If autonomous cars are supposed to save lives, shouldn’t they also save jobs? All that and more in The Morning Shift for May 18, 2021.
There are two big transitions going on in the car world: the switch from internal combustion to electricity and the switch from human drivers to computers. The first already threatens jobs as there are a ton of parts internal combustion-engine cars require (both for factory workers to build and assemble as well as mechanics to repair) and there is already some talk of ensuring a jobs guarantee for EVs.
AVs, though, still need a jobs promise, and one prominent labor leader wants one, as Reuters reports:
Greg Regan, president of the Transportation Trades Department for the AFL-CIO, will tell a U.S. House of Representatives Energy and Commerce subcommittee that autonomous vehicles place “millions of jobs at risk” and any legislation to speed deployment of self-driving cars should not apply to commercial trucks weighing 10,000 pounds or more, according to his written testimony released by the panel on Monday.
“We do not allow passenger airplanes to operate without pilots or passenger rail to run without engineers, and we should use a similar approach with AVs that operate on our often-congested roadways and in complex transit networks,” Regan says in his testimony.
This seems like a good idea, even if “person who sits at the front of a car that drives itself” is maybe not a job I want.
India has been going through it with COVID-19 for some time now, so it’s perhaps no surprise that the Indian parent company to Jaguar Land Rover is struggling. Though sales are up in China, JLR is down, as Reuters reports:
Tata Motors incurred a charge of 149.94 billion rupees ($2.05 billion) related to asset write-downs and restructuring costs at JLR.
Still, the JLR unit’s sales in China jumped 127% from a year ago. Overall retail sales, which accounts for most of Tata Motors’ revenue, was up 12.4% from a year ago.
For the quarter ended March 31, Tata Motors reported a consolidated net loss of 76.05 billion rupees ($1.04 billion), compared with a loss of 98.94 billion rupees a year earlier.
Analysts were expecting the carmaker to log a profit of 26.72 billion rupees, according to Refinitiv IBES data.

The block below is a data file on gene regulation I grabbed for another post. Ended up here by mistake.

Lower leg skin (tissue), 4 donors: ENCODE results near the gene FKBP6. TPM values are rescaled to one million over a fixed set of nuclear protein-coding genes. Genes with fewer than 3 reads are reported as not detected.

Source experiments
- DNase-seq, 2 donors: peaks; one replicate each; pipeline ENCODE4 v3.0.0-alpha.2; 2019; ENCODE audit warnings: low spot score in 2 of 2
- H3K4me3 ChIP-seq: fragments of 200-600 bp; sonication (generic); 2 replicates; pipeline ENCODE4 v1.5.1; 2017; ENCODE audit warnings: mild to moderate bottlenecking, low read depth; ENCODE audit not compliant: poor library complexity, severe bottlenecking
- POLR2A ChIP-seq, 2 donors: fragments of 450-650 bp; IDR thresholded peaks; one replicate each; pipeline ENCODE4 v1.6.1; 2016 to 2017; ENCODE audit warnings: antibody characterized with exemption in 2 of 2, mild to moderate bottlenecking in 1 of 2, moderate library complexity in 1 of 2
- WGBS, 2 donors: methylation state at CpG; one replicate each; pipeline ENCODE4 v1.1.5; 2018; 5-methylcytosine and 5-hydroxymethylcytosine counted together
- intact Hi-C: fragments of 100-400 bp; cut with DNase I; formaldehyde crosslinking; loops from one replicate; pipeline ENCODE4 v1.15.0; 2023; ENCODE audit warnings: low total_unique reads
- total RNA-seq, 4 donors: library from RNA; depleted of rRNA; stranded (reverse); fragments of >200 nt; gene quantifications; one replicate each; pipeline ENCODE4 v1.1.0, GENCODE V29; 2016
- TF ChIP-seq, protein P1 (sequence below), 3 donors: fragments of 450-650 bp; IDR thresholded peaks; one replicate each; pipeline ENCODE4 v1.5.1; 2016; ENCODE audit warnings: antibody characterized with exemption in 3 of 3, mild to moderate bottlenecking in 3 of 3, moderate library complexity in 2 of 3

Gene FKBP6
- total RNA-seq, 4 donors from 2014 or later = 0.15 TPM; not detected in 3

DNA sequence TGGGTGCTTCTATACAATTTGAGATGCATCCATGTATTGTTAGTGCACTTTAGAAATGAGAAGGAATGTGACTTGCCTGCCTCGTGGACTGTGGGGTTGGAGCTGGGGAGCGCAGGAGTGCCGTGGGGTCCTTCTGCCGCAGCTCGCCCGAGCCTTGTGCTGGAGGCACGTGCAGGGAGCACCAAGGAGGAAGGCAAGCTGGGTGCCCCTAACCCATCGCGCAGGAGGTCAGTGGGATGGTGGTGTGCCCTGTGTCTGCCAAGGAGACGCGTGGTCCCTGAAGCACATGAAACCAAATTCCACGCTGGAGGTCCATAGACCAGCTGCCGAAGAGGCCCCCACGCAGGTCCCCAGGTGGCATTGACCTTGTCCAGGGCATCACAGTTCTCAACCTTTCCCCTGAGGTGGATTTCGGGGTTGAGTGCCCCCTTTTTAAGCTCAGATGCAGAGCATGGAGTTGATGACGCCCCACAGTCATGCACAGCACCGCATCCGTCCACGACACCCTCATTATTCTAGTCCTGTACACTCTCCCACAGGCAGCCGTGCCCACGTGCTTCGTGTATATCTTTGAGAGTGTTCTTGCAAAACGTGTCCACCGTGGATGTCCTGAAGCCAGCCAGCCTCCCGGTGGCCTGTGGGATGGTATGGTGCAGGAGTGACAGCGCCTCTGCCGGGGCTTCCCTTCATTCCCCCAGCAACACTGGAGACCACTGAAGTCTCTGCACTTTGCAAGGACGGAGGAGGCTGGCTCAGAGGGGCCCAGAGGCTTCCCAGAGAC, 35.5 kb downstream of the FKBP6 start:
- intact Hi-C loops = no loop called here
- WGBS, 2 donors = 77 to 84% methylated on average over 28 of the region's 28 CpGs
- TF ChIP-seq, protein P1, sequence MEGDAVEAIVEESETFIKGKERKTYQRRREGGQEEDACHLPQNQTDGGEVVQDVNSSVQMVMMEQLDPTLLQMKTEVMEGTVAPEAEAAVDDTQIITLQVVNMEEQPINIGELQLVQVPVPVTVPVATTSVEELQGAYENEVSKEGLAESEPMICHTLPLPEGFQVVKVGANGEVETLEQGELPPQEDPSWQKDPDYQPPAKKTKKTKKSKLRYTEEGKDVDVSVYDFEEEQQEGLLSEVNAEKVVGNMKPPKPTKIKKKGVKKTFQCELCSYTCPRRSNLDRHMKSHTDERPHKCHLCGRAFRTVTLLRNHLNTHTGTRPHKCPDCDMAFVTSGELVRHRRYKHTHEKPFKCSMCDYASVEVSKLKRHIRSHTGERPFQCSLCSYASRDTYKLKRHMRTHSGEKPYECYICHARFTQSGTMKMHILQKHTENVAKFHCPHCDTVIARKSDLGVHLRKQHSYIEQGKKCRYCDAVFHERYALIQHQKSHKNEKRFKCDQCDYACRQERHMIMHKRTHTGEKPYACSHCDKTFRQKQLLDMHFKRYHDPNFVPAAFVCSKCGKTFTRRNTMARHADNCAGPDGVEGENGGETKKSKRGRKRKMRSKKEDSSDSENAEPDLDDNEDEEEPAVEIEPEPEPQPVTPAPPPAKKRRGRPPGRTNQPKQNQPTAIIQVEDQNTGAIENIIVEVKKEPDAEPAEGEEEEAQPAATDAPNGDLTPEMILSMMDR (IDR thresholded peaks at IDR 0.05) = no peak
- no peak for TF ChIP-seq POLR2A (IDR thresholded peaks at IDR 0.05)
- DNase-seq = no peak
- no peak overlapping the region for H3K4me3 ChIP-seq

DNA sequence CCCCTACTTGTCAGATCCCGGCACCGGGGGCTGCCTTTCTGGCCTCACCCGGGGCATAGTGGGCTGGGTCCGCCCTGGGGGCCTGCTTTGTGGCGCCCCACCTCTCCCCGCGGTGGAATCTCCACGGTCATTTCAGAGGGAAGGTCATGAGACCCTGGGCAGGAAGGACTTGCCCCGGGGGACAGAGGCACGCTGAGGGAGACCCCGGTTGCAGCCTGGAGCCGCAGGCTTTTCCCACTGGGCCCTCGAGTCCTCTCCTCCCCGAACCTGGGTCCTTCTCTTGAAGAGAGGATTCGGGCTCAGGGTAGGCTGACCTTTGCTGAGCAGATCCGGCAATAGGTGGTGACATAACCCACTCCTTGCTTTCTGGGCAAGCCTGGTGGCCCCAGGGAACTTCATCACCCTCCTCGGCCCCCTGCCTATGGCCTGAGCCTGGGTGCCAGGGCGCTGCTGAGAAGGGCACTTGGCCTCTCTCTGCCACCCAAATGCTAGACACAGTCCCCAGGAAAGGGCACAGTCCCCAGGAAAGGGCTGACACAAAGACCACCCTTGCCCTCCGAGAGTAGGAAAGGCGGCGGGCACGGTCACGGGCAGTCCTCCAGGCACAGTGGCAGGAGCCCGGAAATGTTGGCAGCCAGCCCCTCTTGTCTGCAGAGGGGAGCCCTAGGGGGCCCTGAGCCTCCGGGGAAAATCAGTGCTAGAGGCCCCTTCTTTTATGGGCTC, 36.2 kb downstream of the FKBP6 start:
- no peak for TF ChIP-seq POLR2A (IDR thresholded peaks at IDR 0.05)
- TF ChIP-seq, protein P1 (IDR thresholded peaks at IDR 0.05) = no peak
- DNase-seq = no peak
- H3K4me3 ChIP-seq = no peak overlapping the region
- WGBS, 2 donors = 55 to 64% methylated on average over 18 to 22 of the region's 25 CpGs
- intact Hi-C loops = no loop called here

Another day, another issue with Kias catching on fire. This time there’s a new fix for cars that have already been recalled, which must be fun if you’re an owner of one of these cars. From Automotive News:
Kia Motors America has issued a new fix for more than 440,000 vehicles recalled last year because of the possibility of leaking brake fluid that can lead to fires while parked or driving.
The affected vehicles in the U.S. are 283,803 Kia Optima sedans from the 2013-15 model years and 156,567 Kia Sorento crossovers from 2014-15, according to a document submitted May 10 to U.S. vehicle safety regulators.
In the previous recall, Kia instructed dealers to inspect the HECU for leaking brake fluid and to replace the unit if leaking brake fluid is found.
Kia said it has now developed an updated fix to enhance the unit’s protection against “significant overcurrent and subsequent shorting that could result in a fire.”
Another day, another issue with Ford rolling out new vehicles! This time it’s the already-delayed F-150 getting another delay. The problem is the chip shortage, which has been going on for what seems like an eternity now. From Automotive News:
Ford Motor Co. will temporarily reduce output of the nation’s bestselling vehicle — the F-150 pickup — at its Dearborn Truck Plant just days after President Joe Biden is expected to visit a new electric vehicle center nearby as the semiconductor shortage continues to impact production.
The Dearborn, Mich., plant will fall to one shift from three the week of May 24 as a result of the worsening chip shortage. Ford’s other F-150 plant, Kansas City Assembly, will be completely idled that week.
Additionally, Ford will idle its Louisville Assembly Plant, which builds the Escape and Lincoln Corsair crossovers, the week of May 24.
Keep your eyes open for more news on Biden’s much-hyped electric vehicle plans, which have been a little vague so far. We’ve had a dollar figure (about $174 billion) but not much else. Biden will be speaking at Ford for the debut of the electric F-150 Lightning (still a great name) and hopefully we’ll get more details. Reuters lays out what to expect:
President Joe Biden will make the case for his $174 billion electric vehicle plan on Tuesday, calling for government grants for new battery production facilities during a visit to a Ford Motor Co. electric vehicle plant in Michigan.
He will also rule out consumer incentives for high-priced electric luxury models, according to a White House fact sheet reviewed by Reuters, as he argues for dramatic government spending to prod Americans to buy electric vehicles at a preview of Ford’s new EV F-150 pickup truck.
The White House wants to encourage new battery production facilities, which are key to ramping up U.S. electric vehicle manufacturing
This one was about segregation in railroad cars.
I was just driving back from a town in the Hudson Valley and finally figured out my optimal drive home (one with was few turns as possible), one I’d always thought doable but Google never quite gave me. It was sweet, winding, beautiful, and convenient and there was nothing about it I wished was automated. I am also planning out a trip to the middle of Pennsylvania and not exactly looking forward to parking myself on 80 for hours on end. Maybe there’s a good bus. Or three.